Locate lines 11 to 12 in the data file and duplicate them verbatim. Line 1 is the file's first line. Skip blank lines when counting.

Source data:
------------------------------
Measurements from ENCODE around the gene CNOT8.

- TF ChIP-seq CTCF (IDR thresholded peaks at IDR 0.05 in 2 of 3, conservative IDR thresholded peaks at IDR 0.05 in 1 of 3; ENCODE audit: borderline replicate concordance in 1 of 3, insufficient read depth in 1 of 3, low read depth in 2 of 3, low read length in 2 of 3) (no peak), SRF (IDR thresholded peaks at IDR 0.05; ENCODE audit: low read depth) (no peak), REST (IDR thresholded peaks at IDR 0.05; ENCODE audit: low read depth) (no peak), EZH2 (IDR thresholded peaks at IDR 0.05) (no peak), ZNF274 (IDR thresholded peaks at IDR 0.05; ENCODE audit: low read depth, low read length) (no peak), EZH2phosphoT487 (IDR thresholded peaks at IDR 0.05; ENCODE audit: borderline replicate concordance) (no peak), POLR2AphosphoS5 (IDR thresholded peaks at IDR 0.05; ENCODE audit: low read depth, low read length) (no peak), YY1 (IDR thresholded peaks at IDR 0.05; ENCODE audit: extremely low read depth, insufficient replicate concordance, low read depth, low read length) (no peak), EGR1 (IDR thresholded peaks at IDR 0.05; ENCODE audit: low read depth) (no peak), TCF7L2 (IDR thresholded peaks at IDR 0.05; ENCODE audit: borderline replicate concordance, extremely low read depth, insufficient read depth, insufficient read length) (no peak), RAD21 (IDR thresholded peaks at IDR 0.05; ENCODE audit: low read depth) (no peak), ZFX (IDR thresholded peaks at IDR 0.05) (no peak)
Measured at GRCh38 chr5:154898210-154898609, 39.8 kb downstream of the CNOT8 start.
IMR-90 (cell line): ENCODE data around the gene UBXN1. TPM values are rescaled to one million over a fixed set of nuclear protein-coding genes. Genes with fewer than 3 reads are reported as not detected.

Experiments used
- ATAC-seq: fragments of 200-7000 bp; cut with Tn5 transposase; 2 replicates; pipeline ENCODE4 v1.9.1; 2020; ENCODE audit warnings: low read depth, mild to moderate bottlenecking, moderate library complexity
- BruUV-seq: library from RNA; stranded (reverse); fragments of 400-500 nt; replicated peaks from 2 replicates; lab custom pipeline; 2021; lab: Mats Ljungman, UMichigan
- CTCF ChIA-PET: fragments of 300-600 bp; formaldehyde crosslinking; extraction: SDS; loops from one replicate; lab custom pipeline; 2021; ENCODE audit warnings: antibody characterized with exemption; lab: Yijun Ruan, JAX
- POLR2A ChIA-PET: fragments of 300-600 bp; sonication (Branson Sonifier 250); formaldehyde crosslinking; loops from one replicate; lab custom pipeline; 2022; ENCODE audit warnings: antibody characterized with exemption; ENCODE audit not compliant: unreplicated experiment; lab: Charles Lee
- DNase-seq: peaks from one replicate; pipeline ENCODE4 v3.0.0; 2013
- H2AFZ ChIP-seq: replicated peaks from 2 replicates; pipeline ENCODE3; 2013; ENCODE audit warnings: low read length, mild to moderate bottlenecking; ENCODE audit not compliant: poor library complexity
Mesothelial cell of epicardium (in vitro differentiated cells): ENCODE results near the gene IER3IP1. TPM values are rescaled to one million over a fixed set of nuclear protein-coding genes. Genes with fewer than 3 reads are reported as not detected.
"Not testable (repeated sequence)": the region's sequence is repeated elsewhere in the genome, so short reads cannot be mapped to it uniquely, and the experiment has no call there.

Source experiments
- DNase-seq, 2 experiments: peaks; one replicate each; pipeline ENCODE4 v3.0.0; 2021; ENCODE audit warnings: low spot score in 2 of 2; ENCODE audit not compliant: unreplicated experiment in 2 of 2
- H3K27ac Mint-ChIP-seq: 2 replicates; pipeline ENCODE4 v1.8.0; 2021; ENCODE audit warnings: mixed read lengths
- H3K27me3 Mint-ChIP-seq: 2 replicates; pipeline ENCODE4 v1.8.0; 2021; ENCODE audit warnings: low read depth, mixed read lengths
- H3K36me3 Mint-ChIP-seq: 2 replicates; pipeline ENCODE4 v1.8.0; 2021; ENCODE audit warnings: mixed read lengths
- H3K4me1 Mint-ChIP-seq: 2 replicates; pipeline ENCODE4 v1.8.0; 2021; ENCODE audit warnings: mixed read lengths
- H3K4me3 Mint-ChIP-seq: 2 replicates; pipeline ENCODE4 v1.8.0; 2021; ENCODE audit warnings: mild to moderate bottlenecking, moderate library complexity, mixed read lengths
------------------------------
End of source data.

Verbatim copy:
- H2AFZ ChIP-seq: replicated peaks from 2 replicates; pipeline ENCODE3; 2013; ENCODE audit warnings: low read length, mild to moderate bottlenecking; ENCODE audit not compliant: poor library complexity
Mesothelial cell of epicardium (in vitro differentiated cells): ENCODE results near the gene IER3IP1. TPM values are rescaled to one million over a fixed set of nuclear protein-coding genes. Genes with fewer than 3 reads are reported as not detected.